Christians should resist persecution without using violence, the Archbishop of Canterbury Justin Welby has said in his Easter Sunday sermon.
In his Canterbury Cathedral sermon, he spoke of the 148 victims of a Kenyan university attack last week and Coptic Christians killed in Libya in February.
The Queen, Prince Philip, and members of the Royal Family attended an Easter service at Windsor Castle.
In his message, Pope Francis called for peace "above all" in Syria and Iraq.
In his Easter "Urbi et Orbi" message, the Pope prayed for the students killed in Garissa in Kenya and called for more action to halt what he said was a "humanitarian tragedy" in Syria and Iraq.
The Pope "implored" peace in Libya, calling for the "absurd bloodshed and all barbarous acts of violence" in the country to end.
"We ask for peace, above all, for Syria and Iraq, that the roar of arms may cease and that peaceful relations may be restored among the various groups which make up those beloved countries," he told crowds in St Peter's Square.
Three days of national mourning are being held in Kenya for nearly one hundred and fifty people, many of them Christian, who were killed by Islamist militants last week.
In February, 22 Egyptian Coptic Christians were beheaded by Islamic State (IS) militants in Libya.
Caroline Wyatt, BBC religious affairs correspondent
It is an Easter of suffering for many Christians around the world, a fact highlighted by the Pope and the Archbishop of Canterbury, as well as the Archbishop of York, in their Easter homilies.
Much of the news in the months leading up to Easter 2015 has been dominated by the killing of Christians, most recently the students in Kenya - many explicitly because they were Christian - and earlier in Libya, Syria and Iraq by Islamic State (IS) militants, who appear determined to drive those of other faiths from the areas they control, including other Muslims who do not subscribe to their extreme interpretation of Islam.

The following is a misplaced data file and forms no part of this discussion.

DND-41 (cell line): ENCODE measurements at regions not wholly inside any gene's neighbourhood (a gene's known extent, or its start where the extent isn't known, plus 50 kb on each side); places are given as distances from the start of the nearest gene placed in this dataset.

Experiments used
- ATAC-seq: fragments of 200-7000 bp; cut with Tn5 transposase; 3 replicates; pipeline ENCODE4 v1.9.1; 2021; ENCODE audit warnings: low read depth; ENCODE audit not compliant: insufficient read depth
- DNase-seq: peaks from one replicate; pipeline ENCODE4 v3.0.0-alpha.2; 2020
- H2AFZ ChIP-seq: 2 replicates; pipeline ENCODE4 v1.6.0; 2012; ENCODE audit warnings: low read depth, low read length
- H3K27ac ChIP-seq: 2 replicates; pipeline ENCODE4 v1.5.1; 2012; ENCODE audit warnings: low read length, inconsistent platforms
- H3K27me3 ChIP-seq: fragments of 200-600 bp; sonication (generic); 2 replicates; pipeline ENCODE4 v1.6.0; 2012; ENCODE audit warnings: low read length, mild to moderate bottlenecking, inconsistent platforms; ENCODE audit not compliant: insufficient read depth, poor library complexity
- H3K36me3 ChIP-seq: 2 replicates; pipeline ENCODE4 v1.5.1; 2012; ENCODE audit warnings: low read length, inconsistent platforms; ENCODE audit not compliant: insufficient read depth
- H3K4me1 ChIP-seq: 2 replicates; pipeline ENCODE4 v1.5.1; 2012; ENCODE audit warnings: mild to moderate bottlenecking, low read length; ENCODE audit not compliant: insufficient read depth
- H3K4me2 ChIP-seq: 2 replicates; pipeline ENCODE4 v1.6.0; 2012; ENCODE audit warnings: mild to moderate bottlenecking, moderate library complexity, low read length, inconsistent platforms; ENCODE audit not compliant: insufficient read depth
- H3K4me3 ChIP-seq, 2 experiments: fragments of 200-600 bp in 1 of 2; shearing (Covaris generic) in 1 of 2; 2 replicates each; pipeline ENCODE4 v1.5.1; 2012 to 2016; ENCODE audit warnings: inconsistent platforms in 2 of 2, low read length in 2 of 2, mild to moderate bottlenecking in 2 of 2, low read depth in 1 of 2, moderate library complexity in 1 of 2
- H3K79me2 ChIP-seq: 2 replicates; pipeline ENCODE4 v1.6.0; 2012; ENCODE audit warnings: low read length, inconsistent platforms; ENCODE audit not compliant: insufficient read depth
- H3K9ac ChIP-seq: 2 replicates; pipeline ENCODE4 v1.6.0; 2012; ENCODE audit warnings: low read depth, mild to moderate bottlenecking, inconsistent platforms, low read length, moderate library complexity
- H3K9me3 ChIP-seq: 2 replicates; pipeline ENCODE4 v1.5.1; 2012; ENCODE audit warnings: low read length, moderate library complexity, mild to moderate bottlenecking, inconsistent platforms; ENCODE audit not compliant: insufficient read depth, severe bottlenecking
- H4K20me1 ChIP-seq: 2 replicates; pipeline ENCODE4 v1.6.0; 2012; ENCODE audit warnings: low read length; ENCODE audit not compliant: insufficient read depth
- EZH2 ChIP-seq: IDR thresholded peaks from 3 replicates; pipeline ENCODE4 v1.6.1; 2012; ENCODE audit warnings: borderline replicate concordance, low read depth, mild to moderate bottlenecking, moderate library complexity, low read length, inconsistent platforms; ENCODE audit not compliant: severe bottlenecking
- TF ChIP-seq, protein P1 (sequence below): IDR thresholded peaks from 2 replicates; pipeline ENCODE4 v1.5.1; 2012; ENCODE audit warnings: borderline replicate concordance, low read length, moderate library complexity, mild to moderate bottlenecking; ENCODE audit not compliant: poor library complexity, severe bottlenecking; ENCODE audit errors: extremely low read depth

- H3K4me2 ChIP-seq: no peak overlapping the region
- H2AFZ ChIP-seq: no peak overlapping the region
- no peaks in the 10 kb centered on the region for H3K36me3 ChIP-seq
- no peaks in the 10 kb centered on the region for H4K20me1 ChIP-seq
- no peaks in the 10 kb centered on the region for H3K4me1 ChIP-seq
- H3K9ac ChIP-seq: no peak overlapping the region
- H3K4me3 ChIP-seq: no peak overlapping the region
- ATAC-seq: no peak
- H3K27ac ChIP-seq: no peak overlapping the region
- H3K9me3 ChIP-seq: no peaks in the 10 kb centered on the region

There is growing concern among Christian leaders over the murder of Christians by Islamist militants in many parts of the world, as the ideology of IS, Boko Haram and al Shabab and others spreads its message of death and hatred.
While the Pope and the archbishop have called on Christians to listen to the Easter message of the risen Christ today and forgive their persecutors, Pope Francis has made it clear for some time that he believes military force is justified to halt the advance of IS militants.
The three main UK party leaders also highlighted the persecution of Christians abroad as they took a break from election campaigning to mark Easter.
Prime Minister David Cameron, who attended a church service in Oxfordshire, said it was "shocking" to know people abroad were still being "threatened, tortured - even killed" because of their faith.
Labour leader Ed Miliband said Christians were the victims of religious discrimination in the world, saying "our hearts go out to those who face difficult times both overseas and closer to home".
In a message on Twitter, Liberal Democrat leader Nick Clegg wrote of the "cruel and barbaric killings that took place in Kenya".
The Archbishop of Canterbury said Christians must support persecuted communities, with "love and goodness and generosity".
He spoke of the need for all Christians to bear witness to Jesus Christ and the resurrection and stated that age, gender, politics and sexuality were irrelevant.
"Witnesses are those people who know Christ - lay or ordained, old or young, gender, politics, sexuality or whatever irrelevant - all are equally witnesses. To witness is to be a martyr," he said.
The archbishop continued: "I am told by the Coptic Bishop in England that the Coptic Christians murdered in Libya last month died proclaiming that Jesus Christ is Lord.
"They are martyrs, a word that means both one that dies for their faith and one that witnesses to faith.
"There have been so many martyrs in the last year. On Maundy Thursday, three days ago, around 150 Kenyans were killed because of being Christian.
"They are witnesses, unwilling, unjustly, wickedly, and they are martyrs in both senses of the word."
This view was echoed by the Archbishop of York, Dr John Sentamu, who said that Christians were at greater risk in many parts of the world because "they follow Jesus Christ".
In an article in the Mail on Sunday he also urged Christians to be politically involved, calling on people to "engage and vote."